It was probably always going to be too much to ask for West Ham to put on the same display as they did against the Totts and dispatch Liverpool yesterday. West Ham hate that lot almost as much as us so of course they were going to give it a little more than their last home game of the season against the scousers. We’ll ignore one of the most obvious handballs from Wijnaldum, which would have brought the game back to 2-1 though, shall we? The officials on the day certainly did and Liverpool scored at the other end. It pretty much guarantees we won’t get fourth spot because there’s no way a relegated and, frankly piss-poor Middlesbrough, get anything at Anfield next weekend.
It means that whilst the game tomorrow evening against Boro isn’t a complete dead rubber, it probably will all be in vein in the end, as we’ll finish just short and finally lose that top four trophy Arsène has treasured so much.
Last night I had a look at the historical top four points finish totals. I was intrigued as to whether every season was like this and whilst we’re all unhappy with the way the team has capitulated and will finish outside of the top four, if we win our final two games it will be the highest points tally for a team finishing fifth in the Premier League era I believe. If we beat Sunderland and Everton at home we’ll have finished on 75 points. No team has finished on that and not reached the Champions League qualification spots. I’m highlighting this not as a positive, but merely an explanation to show just how competitive this season has been at the top. The top six teams have pretty much dominated this league in terms of picking up points and it shows you exactly what people suggested at the beginning of the season: this is the most competitive league in the world. There have been some seasons historically in which 65 points will have secured top four. The new management blood and injection of money have meant that the top teams are just getting better and better, more and more consistent. From a points perspective Arsenal have stayed where there are, everyone else around us have ‘kicked on’, which in a way is a real worry.
It’s a worry because those teams above us will buy better in the summer. They’ll all get better. But we have been the one side – if United win the Europa League they’ll be exempt from criticism by many of their fans and the press – that have rightly been lambasted for stagnating. So whilst the points tally points towards a little more parity with performance last season, the fact that every other team as progressed just leaves us looking ever more like a club in stasis.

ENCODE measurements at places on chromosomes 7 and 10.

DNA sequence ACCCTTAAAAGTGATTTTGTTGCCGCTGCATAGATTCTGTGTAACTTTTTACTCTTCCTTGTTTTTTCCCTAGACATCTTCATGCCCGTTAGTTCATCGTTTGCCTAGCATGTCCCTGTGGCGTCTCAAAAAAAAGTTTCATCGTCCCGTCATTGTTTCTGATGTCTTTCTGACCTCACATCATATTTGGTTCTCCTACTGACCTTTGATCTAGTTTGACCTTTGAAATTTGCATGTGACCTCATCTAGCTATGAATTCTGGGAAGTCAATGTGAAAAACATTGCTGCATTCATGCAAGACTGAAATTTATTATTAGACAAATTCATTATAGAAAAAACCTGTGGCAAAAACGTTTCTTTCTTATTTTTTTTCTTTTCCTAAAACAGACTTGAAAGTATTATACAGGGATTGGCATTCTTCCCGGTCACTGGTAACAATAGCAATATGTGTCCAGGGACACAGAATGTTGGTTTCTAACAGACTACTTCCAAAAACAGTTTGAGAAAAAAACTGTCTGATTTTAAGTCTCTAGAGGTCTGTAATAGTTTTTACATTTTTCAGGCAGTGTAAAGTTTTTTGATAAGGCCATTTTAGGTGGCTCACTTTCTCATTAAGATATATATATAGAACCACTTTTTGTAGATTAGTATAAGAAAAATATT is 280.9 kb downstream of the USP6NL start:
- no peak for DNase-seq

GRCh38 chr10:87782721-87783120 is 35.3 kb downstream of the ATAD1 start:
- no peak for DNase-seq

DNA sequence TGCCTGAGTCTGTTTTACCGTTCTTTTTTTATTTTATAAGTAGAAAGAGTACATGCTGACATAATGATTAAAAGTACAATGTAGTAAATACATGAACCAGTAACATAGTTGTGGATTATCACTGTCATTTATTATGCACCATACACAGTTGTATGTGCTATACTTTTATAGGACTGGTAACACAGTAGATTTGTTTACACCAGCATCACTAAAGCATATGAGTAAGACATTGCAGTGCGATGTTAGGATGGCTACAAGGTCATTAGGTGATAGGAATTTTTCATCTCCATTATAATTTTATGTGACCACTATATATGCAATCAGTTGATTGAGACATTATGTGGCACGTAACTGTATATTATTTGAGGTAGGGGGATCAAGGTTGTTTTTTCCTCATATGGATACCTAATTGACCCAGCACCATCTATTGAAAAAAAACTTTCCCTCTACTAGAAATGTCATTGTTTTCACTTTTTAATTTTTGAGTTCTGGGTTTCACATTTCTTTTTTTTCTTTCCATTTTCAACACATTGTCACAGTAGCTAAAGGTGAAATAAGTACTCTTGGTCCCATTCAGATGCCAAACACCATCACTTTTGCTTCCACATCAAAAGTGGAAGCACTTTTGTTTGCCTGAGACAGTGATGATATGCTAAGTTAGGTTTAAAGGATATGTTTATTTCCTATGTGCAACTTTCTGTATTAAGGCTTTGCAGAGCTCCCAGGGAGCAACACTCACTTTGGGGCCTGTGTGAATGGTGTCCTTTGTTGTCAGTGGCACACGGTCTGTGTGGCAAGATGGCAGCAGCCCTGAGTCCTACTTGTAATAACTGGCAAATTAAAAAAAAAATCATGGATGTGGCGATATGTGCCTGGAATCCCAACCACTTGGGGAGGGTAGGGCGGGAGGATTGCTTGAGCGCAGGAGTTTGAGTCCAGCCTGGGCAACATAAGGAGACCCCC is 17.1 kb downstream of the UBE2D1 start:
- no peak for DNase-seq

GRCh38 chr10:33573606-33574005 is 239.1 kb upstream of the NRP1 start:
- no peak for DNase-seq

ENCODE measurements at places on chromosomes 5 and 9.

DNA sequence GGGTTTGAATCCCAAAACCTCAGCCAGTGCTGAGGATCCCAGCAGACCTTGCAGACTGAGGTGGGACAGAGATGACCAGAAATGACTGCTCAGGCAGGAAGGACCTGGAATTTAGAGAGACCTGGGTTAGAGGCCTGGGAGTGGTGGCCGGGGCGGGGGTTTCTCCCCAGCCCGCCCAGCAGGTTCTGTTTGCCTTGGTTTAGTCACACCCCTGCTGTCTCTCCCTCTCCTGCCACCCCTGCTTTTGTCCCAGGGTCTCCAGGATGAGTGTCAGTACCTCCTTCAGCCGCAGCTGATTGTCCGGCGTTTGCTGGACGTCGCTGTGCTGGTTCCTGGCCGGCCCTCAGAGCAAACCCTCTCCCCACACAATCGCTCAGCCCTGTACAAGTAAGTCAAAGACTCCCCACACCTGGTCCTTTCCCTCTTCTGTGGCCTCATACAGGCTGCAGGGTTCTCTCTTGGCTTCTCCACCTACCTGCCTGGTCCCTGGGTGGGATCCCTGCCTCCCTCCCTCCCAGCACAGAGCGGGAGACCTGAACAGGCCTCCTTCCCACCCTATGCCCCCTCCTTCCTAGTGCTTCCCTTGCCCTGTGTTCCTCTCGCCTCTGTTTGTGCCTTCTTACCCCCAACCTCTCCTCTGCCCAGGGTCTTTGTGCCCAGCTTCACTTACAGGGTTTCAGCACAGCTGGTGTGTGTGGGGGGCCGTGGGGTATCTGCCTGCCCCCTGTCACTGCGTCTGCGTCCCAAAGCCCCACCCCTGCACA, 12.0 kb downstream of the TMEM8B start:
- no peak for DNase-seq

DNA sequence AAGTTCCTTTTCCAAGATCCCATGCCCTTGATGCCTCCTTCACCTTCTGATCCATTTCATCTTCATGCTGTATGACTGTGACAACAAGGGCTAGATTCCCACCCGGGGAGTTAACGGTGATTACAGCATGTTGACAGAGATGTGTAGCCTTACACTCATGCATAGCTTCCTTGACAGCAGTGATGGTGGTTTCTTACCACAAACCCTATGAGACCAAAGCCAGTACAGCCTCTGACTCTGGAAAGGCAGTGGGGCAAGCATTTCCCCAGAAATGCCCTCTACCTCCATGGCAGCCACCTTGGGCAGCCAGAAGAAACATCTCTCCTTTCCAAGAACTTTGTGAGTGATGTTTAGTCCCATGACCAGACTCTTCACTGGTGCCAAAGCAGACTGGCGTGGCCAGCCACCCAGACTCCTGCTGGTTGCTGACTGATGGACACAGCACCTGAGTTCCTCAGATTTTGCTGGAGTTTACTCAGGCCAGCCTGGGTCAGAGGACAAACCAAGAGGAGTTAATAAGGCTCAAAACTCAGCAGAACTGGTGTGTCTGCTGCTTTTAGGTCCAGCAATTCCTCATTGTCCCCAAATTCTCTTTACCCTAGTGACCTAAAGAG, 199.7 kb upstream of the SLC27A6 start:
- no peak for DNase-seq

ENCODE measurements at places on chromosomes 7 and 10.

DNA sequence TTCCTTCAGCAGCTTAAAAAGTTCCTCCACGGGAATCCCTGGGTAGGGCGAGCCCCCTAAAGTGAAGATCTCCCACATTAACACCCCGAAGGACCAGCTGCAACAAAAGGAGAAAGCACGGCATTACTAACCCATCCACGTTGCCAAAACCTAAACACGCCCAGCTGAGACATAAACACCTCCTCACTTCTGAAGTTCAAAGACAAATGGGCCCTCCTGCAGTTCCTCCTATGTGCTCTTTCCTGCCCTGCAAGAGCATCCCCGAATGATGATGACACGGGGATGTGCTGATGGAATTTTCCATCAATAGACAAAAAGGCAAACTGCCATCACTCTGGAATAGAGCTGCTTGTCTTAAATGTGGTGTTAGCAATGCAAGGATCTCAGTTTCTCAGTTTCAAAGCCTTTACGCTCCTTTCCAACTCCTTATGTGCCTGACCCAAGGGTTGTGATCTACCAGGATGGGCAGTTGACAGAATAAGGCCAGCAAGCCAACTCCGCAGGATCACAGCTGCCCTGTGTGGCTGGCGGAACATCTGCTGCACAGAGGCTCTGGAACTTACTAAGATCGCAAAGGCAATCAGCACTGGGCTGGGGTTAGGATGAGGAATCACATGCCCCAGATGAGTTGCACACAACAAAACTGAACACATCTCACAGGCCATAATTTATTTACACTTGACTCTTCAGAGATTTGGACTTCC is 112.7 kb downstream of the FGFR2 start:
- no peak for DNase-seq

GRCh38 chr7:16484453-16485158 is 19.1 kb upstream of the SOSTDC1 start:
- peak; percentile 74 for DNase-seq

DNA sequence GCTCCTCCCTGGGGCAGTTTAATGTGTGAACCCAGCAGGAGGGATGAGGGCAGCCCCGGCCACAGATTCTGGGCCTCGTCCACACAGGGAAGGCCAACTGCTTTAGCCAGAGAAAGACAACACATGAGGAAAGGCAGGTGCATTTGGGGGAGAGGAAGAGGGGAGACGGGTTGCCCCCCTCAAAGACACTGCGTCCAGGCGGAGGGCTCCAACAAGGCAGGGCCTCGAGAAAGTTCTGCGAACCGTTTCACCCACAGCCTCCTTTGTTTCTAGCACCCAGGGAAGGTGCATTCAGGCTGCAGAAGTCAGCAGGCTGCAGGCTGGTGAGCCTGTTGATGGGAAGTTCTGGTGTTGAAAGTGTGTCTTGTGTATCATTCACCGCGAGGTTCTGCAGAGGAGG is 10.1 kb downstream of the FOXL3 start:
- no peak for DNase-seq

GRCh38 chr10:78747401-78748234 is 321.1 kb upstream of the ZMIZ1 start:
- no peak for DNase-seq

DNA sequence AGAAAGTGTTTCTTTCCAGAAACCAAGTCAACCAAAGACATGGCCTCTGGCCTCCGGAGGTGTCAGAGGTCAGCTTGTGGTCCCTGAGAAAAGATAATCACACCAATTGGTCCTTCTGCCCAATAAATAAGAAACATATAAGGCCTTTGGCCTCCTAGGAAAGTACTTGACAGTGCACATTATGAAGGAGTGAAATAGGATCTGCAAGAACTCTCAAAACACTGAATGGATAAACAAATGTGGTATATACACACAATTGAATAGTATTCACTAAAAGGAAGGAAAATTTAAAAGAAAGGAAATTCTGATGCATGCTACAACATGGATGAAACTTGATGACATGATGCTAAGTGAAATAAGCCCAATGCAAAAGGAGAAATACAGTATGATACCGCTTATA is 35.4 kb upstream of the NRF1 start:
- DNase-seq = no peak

Still, I’m not completely devoid of happiness this morning, because I’m pleased that the team is building momentum for the cup final. Our performance on Saturday – albeit against a beach bound Stoke side – showed that there’s confidence returning to the players and we need them to chalk up two more wins to get our run going in the lead up to the cup final. Screw worrying about the Champions League qualification and money. Let’s focus on the FA Cup and hope the team go in to that game with confidence, hunger and fire in their bellies.
As for next season and probable Europa League football, screw that too, because whoever is manager (probably still Arsène the dictator) should be already planning which development squad players can be assembled for it. It’ll be games we should rest and play younger players and it should be an opportunity for us to focus our efforts in games in the Premier League. It’s worked for Chelski and so that should be our blueprint. First team players playing once a week for most of the season. Let’s do that and see how far we can get.
I know I might be sounding defeatist already, but I prefer to call it realism, because come this time next week when the truth has set in and the season ticket letters start being posted. Some people have suggested that there should be some discount on season tickets, or an option to not pay for the extra cup credits. Personally I think the latter would be a good idea, but I can’t see the club reducing ticket prices in a million years. Why would they? They already have a captive audience. They don’t need to. There’s also the fact that the Champions League isn’t a condition of purchase for tickets. There isn’t something in the Ts and ace that says ‘In the event of us turning a bit sh*t, we’ll reduce your annual season ticket price accordingly’ or anything like that. Just because we’ve been used to dining out on caviar it doesn’t mean when we stop that we’re entitled to receive it from the local food bank.
But the club will know that fan sentiment isn’t great at the moment and they’ll be mindful of that, so it wouldn’t surprise me to see an announcement that they’ll freeze prices for another couple of years or something like that. I wait with eager anticipation for my letter from the club.
Right, enough of this mumbo-jumbo. I’m offski. There’ll no doubt be a presser and team news today, so let’s see who’s available for tomorrow evenings festivities.